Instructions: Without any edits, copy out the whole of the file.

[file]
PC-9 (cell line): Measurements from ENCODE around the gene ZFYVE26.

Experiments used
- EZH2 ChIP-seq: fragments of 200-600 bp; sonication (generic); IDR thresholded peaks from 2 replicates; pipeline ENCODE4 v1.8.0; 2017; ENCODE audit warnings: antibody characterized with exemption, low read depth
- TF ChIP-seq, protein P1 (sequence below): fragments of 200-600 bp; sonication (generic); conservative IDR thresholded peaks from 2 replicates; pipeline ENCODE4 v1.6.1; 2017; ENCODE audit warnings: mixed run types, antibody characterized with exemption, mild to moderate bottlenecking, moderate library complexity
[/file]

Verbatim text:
PC-9 (cell line): Measurements from ENCODE around the gene ZFYVE26.

Experiments used
- EZH2 ChIP-seq: fragments of 200-600 bp; sonication (generic); IDR thresholded peaks from 2 replicates; pipeline ENCODE4 v1.8.0; 2017; ENCODE audit warnings: antibody characterized with exemption, low read depth
- TF ChIP-seq, protein P1 (sequence below): fragments of 200-600 bp; sonication (generic); conservative IDR thresholded peaks from 2 replicates; pipeline ENCODE4 v1.6.1; 2017; ENCODE audit warnings: mixed run types, antibody characterized with exemption, mild to moderate bottlenecking, moderate library complexity